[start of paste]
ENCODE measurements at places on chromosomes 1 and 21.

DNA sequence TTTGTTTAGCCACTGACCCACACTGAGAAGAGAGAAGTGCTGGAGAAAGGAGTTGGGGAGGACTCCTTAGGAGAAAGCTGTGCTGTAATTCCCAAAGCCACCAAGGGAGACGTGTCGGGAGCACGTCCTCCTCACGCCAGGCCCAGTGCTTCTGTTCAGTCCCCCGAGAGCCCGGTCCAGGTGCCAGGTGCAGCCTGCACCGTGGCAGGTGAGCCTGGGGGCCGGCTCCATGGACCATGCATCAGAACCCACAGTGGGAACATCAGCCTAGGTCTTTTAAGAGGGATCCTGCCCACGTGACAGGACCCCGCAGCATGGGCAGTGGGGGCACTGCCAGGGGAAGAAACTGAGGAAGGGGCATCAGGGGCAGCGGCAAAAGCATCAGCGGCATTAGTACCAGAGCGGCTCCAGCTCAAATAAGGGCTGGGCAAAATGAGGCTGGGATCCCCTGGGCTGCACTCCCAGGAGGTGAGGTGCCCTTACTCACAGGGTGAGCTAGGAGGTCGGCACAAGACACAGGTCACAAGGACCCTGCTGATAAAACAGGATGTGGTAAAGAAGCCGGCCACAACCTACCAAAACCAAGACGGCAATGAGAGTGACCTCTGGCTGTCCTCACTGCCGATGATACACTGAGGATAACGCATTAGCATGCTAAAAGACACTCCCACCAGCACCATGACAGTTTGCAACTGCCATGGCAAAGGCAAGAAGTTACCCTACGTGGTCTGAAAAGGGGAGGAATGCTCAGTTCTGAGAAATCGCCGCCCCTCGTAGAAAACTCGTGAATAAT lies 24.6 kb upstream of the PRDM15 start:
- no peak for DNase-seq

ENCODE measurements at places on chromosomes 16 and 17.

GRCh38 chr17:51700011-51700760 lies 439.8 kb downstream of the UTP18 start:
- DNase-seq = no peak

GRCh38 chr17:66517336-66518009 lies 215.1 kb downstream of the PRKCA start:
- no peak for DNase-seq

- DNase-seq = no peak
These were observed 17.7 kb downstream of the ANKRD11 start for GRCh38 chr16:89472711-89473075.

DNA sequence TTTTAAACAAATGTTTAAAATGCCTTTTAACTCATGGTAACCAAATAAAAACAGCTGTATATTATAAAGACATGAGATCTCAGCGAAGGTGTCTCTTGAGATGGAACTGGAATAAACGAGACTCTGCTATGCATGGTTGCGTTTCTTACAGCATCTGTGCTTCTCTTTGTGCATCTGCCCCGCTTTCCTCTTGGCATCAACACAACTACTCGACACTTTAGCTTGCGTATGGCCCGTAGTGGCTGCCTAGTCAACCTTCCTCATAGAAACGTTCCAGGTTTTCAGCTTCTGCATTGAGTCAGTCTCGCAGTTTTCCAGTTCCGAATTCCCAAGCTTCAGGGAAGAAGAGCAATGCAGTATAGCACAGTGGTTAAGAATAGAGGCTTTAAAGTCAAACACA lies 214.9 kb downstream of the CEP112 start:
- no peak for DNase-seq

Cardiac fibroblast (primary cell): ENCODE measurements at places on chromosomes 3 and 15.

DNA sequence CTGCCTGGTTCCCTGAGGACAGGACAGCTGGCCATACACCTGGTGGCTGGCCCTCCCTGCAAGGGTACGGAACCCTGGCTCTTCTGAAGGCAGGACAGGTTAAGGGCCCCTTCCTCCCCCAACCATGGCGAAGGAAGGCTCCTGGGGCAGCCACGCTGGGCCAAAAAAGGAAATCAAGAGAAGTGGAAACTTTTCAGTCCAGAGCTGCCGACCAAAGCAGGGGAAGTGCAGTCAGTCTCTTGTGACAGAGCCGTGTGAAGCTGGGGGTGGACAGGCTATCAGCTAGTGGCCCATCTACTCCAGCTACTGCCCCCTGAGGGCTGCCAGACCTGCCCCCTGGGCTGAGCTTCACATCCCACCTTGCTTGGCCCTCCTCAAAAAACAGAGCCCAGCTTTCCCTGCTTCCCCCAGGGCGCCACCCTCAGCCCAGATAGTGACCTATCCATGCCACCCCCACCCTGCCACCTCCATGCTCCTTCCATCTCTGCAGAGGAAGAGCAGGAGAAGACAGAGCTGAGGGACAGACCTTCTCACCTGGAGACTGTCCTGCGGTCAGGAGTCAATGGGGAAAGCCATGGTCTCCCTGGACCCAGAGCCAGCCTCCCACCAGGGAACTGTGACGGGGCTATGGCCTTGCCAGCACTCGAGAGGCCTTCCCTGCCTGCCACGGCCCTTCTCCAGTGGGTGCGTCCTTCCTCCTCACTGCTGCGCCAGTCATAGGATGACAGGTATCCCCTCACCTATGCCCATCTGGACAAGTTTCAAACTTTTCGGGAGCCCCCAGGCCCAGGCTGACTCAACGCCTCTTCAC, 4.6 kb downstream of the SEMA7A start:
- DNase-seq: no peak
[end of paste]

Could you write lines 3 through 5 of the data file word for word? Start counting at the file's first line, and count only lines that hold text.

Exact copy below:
- no peak for DNase-seq

ENCODE measurements at places on chromosomes 16 and 17.

GRCh38 chr17:51700011-51700760 lies 439.8 kb downstream of the UTP18 start: